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Based on neuroprotective efficacy in animal models, we evaluated the N-methyl D-aspartate antagonist Selfotel in patients with ischemic stroke, after doses up to 1.5 mg/kg were shown to be safe in phase 1 and phase 2a studies.Two pivotal phase 3 ischemic stroke trials tested the hypothesis, by double-blind, randomized, placebo-controlled parallel design, that a single intravenous 1.5 mg/kg dose of Selfotel, administered within 6 hours of stroke onset, would improve functional outcome at 90 days, defined as the proportion of patients achieving a Barthel Index score of >/=60. The trials were performed in patients aged 40 to 85 years with acute ischemic hemispheric stroke and a motor deficit.The 2 trials were suspended on advice of the independent Data Safety Monitoring Board because of an imbalance in mortality after a total enrollment of 567 patients. The groups were well matched for initial stroke severity and time from stroke onset to therapy. There was no difference in the 90-day mortality rate, with 62 deaths (22%) in the Selfotel group and 49 (17%) in the placebo-treated group (RR=1.3; 95% CI 0.92 to 1.83; P=0.15). However, early mortality was higher in the Selfotel-treated patients (day 30: 54 of 280 versus 37 of 286; P=0.05). In patients with severe stroke, mortality imbalance was significant throughout the trial (P=0.05).Selfotel was not an effective treatment for acute ischemic stroke. Furthermore, a trend toward increased mortality, particularly within the first 30 days and in patients with severe stroke, suggests that the drug might have a neurotoxic effect in brain ischemia.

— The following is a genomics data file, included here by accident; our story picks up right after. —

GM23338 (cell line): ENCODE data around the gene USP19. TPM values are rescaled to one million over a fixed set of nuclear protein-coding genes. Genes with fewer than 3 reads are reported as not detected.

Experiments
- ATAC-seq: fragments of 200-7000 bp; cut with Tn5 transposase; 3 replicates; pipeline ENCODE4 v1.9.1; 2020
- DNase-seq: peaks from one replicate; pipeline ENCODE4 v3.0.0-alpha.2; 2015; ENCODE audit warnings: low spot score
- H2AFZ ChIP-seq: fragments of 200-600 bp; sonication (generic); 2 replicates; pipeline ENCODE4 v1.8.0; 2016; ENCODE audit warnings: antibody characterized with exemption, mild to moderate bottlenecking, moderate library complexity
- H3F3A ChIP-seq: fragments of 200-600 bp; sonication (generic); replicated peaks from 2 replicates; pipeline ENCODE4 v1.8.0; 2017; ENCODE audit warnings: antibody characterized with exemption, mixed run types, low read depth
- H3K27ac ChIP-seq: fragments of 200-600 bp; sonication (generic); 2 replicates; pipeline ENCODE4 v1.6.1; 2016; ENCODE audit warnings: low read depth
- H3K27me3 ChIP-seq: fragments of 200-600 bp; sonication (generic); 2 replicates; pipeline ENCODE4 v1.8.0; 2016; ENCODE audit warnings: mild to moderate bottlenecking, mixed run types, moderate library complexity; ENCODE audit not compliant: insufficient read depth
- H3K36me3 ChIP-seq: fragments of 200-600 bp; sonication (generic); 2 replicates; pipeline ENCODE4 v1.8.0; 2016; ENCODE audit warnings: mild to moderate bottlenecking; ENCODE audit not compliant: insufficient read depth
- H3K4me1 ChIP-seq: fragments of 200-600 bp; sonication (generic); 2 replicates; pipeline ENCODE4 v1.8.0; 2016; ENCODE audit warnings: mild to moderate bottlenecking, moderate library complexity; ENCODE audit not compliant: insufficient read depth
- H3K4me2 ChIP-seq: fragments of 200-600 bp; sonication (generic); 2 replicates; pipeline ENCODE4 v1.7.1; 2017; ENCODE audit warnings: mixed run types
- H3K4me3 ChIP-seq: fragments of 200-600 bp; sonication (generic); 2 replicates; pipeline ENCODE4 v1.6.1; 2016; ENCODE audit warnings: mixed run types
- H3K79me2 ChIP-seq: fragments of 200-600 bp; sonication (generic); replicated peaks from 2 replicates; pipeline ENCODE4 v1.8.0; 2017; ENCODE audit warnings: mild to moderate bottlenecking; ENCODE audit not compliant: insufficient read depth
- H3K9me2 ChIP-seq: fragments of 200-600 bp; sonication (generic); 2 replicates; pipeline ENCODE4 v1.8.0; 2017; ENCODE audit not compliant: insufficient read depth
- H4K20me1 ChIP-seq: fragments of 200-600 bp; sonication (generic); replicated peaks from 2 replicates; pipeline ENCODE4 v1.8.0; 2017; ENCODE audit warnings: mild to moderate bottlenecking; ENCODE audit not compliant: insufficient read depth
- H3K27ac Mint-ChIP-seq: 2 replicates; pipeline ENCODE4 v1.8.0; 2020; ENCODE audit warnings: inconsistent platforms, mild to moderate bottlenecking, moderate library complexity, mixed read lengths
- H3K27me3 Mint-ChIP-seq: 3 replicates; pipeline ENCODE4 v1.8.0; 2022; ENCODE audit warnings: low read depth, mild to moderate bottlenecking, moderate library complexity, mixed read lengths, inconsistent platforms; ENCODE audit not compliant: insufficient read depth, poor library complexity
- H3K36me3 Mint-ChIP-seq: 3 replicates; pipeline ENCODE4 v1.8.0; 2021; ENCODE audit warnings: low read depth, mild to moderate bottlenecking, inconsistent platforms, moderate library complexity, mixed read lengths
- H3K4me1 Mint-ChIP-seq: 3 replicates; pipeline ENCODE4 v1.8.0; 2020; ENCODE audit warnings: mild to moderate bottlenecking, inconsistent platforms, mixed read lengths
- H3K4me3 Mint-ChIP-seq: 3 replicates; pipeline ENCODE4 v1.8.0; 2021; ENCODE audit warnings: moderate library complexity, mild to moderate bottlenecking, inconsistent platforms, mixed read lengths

View details for Web of Science ID 000085039900001
View details for PubMedID 10657404